Laboratory Risk Indicator for Necrotizing Fasciitis score for early diagnosis of necrotizing fasciitis in Darwin

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Soft tissue infections are a major health burden in the Top End of the Northern Territory of Australia. Necrotizing fasciitis (NF) is associated with mortality rates from 8 to 40%. Early recognition and aggressive surgical debridement are the cornerstones of successful treatment. The Laboratory Risk Indicator for Necrotizing Fasciitis (LRINEC) score, developed by Wong et al., uses six routine biochemical variables to aid early diagnosis. We aim to assess the diagnostic efficacy of the LRINEC score in our population.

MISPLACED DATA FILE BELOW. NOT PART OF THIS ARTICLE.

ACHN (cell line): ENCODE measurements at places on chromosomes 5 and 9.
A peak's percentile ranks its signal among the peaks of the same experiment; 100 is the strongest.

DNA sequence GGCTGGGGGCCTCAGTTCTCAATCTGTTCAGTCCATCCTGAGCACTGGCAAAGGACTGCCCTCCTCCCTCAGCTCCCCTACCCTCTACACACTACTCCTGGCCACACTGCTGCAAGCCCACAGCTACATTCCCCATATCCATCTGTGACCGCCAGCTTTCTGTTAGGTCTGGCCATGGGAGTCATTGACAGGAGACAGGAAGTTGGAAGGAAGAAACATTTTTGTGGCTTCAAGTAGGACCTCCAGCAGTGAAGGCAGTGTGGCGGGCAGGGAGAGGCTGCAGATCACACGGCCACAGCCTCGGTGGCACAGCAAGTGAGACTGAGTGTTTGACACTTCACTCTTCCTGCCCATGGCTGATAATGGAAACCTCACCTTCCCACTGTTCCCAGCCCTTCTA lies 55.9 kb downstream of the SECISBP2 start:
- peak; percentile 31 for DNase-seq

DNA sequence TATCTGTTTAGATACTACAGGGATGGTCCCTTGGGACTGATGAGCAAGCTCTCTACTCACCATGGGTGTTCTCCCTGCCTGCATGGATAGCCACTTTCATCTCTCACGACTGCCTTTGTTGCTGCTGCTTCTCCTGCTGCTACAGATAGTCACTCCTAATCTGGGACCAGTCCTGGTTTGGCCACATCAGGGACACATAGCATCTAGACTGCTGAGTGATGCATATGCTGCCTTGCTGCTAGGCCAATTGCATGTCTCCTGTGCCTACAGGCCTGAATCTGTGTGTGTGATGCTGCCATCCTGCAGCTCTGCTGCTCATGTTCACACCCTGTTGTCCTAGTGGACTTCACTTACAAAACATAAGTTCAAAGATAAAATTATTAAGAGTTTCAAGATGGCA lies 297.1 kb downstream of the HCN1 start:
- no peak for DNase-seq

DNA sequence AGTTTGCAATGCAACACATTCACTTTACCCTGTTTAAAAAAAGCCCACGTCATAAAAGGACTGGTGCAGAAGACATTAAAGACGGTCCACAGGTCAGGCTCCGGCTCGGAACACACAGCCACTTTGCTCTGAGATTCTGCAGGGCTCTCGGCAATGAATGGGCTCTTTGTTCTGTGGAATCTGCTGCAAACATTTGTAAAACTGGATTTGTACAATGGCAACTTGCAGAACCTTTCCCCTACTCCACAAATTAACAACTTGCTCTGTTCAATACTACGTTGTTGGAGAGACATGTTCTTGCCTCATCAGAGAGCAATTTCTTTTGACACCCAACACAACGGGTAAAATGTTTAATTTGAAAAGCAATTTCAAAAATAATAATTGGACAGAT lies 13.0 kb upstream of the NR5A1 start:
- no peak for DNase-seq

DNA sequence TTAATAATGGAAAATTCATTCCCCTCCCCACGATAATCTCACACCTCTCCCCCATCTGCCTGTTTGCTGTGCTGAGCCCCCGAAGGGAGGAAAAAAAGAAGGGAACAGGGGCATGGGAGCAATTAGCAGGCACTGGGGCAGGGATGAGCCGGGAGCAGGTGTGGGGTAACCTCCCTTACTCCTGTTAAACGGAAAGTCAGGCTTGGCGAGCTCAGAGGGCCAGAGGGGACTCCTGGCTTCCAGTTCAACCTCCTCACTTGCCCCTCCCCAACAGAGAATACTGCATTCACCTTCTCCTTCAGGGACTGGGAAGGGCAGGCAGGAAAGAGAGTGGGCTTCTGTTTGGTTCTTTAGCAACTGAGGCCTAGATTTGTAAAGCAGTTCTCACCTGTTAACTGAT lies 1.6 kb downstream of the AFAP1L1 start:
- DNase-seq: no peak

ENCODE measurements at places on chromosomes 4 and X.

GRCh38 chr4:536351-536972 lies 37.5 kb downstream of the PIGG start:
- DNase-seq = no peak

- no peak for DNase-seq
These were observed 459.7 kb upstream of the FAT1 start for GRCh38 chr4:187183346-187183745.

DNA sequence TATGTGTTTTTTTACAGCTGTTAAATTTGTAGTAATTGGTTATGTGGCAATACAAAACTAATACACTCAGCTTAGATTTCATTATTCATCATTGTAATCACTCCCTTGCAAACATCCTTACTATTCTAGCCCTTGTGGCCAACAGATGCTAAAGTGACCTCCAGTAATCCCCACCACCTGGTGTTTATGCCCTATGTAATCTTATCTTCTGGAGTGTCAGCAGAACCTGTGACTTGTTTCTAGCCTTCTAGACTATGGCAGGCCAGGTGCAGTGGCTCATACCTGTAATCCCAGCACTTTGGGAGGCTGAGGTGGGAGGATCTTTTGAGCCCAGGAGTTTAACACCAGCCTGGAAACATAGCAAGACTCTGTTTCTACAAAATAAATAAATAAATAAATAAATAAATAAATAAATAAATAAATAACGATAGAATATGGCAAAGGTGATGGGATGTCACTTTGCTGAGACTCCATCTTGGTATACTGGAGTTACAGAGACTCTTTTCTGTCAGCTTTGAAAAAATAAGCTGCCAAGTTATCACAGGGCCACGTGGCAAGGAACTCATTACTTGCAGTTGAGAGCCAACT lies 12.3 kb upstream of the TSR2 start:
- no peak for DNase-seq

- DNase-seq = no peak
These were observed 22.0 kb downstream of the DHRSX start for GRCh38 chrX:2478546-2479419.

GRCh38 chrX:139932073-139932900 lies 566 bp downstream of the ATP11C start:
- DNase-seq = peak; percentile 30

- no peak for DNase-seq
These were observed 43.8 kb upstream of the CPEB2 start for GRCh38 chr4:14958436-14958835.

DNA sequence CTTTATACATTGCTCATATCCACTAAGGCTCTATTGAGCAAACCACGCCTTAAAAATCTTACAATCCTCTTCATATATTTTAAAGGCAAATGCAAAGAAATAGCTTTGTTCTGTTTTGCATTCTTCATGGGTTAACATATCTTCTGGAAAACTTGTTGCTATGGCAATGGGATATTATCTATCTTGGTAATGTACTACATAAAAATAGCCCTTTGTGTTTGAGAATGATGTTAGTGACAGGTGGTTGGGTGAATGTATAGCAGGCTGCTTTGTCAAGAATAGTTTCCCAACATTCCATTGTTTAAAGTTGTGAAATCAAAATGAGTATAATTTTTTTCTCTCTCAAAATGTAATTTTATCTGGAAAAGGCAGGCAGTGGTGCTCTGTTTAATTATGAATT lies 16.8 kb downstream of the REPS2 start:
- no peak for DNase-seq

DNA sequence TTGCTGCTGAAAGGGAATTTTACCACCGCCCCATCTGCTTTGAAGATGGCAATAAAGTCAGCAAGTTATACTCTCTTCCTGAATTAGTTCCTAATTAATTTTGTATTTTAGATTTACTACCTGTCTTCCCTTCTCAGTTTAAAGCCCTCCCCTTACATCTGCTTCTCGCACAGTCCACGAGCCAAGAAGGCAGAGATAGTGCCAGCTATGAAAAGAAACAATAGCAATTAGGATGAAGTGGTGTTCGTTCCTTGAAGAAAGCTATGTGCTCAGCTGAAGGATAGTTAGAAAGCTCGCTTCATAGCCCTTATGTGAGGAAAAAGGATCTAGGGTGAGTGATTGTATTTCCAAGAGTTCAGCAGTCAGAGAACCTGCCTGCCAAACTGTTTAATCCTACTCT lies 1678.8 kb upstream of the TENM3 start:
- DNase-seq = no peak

A retrospective review of patients with NF between 2005 and 2013 was conducted. A time matched cohort of abscesses/cellulitis was selected. Admission bloods were used to calculate the LRINEC score. An intraoperative finding of NF was used as the gold standard definition for comparison. The diagnostic accuracy of the LRINEC score was assessed.


Ninety-eight patients with NF and 205 control patients were identified. The area under the receiver operator curve for the LRINEC score in detecting NF was 0.925 (0.890–0.959, P < 0.001). The sensitivity of the LRINEC ≥5 for NF was 76.3%, with a specificity of 93.1%. The positive and negative predictive values were 95.5 and 88.1%, respectively. The positive and negative likelihood ratios were 11 and 0.25.


The LRINEC score is a useful, robust, non-invasive and easily calculated scoring system that can be used as an adjunct to early diagnosis of NF. However, a high degree of clinical suspicion remains the most important factor in early diagnosis of NF.

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